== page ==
What is your approach to teaching?
My vision is to share the tangible, practical benefits of yoga, across asana, meditation, breathwork and philosophy, to enable my students to feel freer in their bodies, calmer in their minds, and find meaning & purpose in their lives.
I believe that we are all living in different bodies, and the power of yoga is in its adaptability to all bodies, so I always aim to create an inclusive environment where students feel they can work from where they are, on that day, both physically and mentally.
I strongly emphasise education as a key component of my teaching, both in terms of helping students to explore and experience their own bodies as well as sharing the ancient wisdom of yoga philosophy. And lastly, I encourage a sense of curiosity and invite students to explore a child-like sense of play – when else can you practice balancing on your hands and turning upside down in your adult life?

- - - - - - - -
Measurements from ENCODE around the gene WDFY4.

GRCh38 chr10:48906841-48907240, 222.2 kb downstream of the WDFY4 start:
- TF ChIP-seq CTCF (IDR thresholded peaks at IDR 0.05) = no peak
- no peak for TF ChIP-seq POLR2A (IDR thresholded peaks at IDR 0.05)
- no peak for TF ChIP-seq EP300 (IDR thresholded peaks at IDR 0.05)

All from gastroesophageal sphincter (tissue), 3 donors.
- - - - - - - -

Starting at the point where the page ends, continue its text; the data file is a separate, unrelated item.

Ultimately, I think yoga offers us the tools to find calm and purpose amidst a world that can feel busy and pull us in many directions. What can be more powerful?!

My favourite quote as a yogi:
“There is nothing more important to true growth than realizing that you are not the voice of the mind - you are the one who hears it.”
― Michael A. Singer, The Untethered Soul: The Journey Beyond Yourself